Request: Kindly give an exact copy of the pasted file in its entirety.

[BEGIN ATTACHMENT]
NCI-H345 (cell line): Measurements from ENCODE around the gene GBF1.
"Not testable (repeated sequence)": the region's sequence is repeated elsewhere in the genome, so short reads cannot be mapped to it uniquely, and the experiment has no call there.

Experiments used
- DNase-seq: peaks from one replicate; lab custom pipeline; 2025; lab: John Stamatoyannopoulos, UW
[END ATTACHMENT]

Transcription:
NCI-H345 (cell line): Measurements from ENCODE around the gene GBF1.
"Not testable (repeated sequence)": the region's sequence is repeated elsewhere in the genome, so short reads cannot be mapped to it uniquely, and the experiment has no call there.

Experiments used
- DNase-seq: peaks from one replicate; lab custom pipeline; 2025; lab: John Stamatoyannopoulos, UW